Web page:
Our nation's capital had the honor of feting the four American Nobel Laureates before they head to Stockholm for the official celebration: Dr. William C. Campbell (Medicine), Dr. Aziz Sancar and Dr. Paul L. Modrich (Chemistry), and Dr. Angus Deaton (Economics). The Laureates and their families had a big day in fine tradition: first, a symposium at The House of Sweden where they explained (or more accurately, made their first of many attempts at explaining) the work for which they were awarded the prize. You'd never think that a Nobel Laureate would struggle with anything, but struggle they did... simplifying 40, 50, 60+ year careers down to three minutes is not easy! But, as our host, Ambassador, H.E. Björn Lyrvall said, this is only a practice round before the Laureates give their full lectures in early December. And it was a practice round for all those in the audience as well, to help us learn what it takes to be a Nobel Laureate and how their achievements impact our society.
The Ambassador of Sweden H.E. Björn Lyrvall, IFE Digital Ambassador Devika Patil, IFE Founder & CEO Coach Kathy Kemper, IFE Fellow Joanne Ke, IFE Distinguished Fellow The Honorable Dr. R. David Edelman, US First Chief Data Scientist DJ Patil and co-host of CNBC's Make Me a Millionaire Inventor George Zaidan.
Then the Nobels all met with President Obama in the Oval Office, where they discussed their work and the situation of science and research in the U.S. Finally, they ended the day at a sumptuous black tie dinner hosted by the Swedish Ambassador, H.E. Björn Lyrvall, and the Norwegian Ambassador, H.E. Kåre R. Aas at the stately Swedish Residence. At the dinner, which all consider to be the OSCARS of D.C., the Laureates poked fun at themselves and each other, but also talked about the importance of keeping America's borders, hearts, and minds open in the years to come. This year's Nobel ceremonies take place against a backdrop of massive inflows of refugees to Europe and Sweden and a global migrant crisis, presenting huge challenges for the global community.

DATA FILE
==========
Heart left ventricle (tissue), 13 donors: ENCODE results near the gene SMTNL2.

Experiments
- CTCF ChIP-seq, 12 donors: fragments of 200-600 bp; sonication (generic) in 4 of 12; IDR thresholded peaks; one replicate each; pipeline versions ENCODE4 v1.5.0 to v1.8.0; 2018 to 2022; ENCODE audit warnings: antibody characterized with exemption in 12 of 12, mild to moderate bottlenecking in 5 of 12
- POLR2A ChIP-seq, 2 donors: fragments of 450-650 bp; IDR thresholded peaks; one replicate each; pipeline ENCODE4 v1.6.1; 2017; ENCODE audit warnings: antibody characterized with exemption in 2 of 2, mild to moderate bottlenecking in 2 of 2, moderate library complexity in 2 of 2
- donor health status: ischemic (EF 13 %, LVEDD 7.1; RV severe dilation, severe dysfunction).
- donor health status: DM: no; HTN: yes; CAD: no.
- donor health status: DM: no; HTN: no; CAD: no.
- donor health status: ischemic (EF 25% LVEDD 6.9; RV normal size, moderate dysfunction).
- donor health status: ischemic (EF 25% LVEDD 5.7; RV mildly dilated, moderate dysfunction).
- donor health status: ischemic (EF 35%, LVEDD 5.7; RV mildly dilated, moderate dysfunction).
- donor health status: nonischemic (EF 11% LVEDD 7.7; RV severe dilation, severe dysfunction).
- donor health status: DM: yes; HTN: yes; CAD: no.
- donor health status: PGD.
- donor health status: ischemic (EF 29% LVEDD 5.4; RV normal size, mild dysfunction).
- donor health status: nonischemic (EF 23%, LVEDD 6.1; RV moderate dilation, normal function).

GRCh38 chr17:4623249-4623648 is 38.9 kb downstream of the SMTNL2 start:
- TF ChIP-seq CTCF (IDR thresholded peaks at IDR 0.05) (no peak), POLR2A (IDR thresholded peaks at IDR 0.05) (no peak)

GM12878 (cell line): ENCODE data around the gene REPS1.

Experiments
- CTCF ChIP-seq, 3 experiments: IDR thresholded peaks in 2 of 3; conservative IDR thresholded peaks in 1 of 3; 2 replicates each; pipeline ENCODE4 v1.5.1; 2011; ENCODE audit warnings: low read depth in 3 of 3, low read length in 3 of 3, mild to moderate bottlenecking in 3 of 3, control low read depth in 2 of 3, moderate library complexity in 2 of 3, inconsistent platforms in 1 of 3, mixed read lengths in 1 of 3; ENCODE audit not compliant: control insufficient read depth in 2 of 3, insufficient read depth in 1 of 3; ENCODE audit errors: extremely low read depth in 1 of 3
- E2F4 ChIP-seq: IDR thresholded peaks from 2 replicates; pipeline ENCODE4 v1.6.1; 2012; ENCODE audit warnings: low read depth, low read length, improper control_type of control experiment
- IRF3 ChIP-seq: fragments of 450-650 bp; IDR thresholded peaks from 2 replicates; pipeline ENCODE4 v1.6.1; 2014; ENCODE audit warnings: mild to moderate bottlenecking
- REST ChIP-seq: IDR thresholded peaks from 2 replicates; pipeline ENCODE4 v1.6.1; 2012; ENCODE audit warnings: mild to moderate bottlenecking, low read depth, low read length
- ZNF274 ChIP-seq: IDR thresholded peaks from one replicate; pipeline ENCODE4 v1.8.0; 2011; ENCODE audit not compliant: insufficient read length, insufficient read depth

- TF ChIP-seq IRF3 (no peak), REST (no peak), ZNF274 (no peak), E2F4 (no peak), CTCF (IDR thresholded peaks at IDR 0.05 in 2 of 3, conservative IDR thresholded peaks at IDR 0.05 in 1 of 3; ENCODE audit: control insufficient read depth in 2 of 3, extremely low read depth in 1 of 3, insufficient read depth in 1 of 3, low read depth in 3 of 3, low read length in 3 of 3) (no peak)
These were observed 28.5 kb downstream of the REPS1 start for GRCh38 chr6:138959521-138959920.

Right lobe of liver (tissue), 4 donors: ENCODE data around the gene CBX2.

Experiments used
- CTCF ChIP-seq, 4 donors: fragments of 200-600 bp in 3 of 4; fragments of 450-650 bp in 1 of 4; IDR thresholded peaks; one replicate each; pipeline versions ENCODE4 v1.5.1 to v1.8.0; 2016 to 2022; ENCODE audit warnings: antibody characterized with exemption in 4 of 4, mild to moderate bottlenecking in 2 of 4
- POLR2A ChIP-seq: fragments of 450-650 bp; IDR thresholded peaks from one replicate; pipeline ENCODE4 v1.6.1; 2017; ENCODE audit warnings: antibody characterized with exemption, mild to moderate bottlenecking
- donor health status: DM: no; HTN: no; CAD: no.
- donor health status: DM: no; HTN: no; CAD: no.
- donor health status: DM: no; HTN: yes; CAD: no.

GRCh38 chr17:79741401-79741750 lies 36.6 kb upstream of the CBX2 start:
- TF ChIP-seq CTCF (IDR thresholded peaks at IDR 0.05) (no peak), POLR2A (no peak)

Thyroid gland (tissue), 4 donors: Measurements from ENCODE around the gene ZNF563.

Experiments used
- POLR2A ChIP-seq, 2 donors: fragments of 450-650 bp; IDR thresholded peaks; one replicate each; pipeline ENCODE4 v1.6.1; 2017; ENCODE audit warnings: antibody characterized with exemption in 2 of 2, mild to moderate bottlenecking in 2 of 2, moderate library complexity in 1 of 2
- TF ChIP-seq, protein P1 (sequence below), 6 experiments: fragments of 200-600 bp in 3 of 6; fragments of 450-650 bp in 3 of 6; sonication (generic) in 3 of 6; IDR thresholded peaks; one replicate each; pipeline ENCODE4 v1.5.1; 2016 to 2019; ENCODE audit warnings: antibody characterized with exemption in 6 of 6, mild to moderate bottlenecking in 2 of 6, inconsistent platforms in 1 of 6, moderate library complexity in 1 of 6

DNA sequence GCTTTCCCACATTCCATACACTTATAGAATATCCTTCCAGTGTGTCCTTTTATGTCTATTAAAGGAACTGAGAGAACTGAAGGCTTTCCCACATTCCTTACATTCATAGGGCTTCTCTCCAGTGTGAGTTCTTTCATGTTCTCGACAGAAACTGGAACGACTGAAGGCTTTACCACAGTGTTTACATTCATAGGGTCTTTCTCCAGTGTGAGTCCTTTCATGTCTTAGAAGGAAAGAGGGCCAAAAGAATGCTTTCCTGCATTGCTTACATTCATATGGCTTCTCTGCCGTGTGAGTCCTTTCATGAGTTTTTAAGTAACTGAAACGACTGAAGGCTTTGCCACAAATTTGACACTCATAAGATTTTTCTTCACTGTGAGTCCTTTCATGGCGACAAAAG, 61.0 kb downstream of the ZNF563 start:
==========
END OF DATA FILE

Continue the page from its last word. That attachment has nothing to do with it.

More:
Against this backdrop, the Laureates emphasized that science is one of the few human endeavors that is borderless, that unites instead of divides, and that creates a new and better future for all, regardless of where it's done. It's common for labs to be multicultural, multiethnic, and multilingual, and this modern reality fit perfectly with Alfred Nobel's thinking when he established the prize in 1895. He mandated that no consideration be given to a candidate's nationality. Curiosity, the love of invention, collaboration, luck, failure, play and above all, hard work, the Nobels stressed, are not uniquely American or Swedish or Norwegian -- they are human.
IFE Distinguished Fellow The Honorable Dr. R David Edelman, 2015 Nobel Laureates in Chemistry Dr. Aziz Sancar and Dr. Paul Modrich, IFE Digital Ambassador Devika Patil and US Chief Data Scientist DJ Patil at the Swedish Residence in D.C.
The United States has a long history of immigrants winning Nobel prizes. One in four of its 357 total recipients have been immigrants, and this year it's much higher: only one 2015 United States Laureate is not an immigrant. This trend is not unique to the U.S.; twenty-two percent of Nobel laureates from the United Kingdom (the country with the second most laureates) have been immigrants.
H.E. Björn Lyrvall, Mrs. Madeleine Lyrvall and H.E. Kåre Aas received the Nobel luminaries as well as United States Chief Data Scientist DJ Patil, The Hon. R. David Edelman, Senator Ed Markey (MA), Deputy National Security Advisor Avril Haines, First Lady of Delaware Carla Markell, Dep Chairman Fed Dr. Stanley Fischer, Deputy Secretary of Energy Dr. Elizabeth Sherwood-Randall, President of the National Academy of Sciences Dr. Ralph Cicerone, Chief of Protocol Peter Selfridge, and co-host of CNBC's Make Me a Millionaire Inventor George Zaidan. Nobels were everywhere and there was a lively proud energy in the room!
Much toasting of "skål" continued and D.C.'s OSCAR evening carried on with Nobels as our ROCK STARS!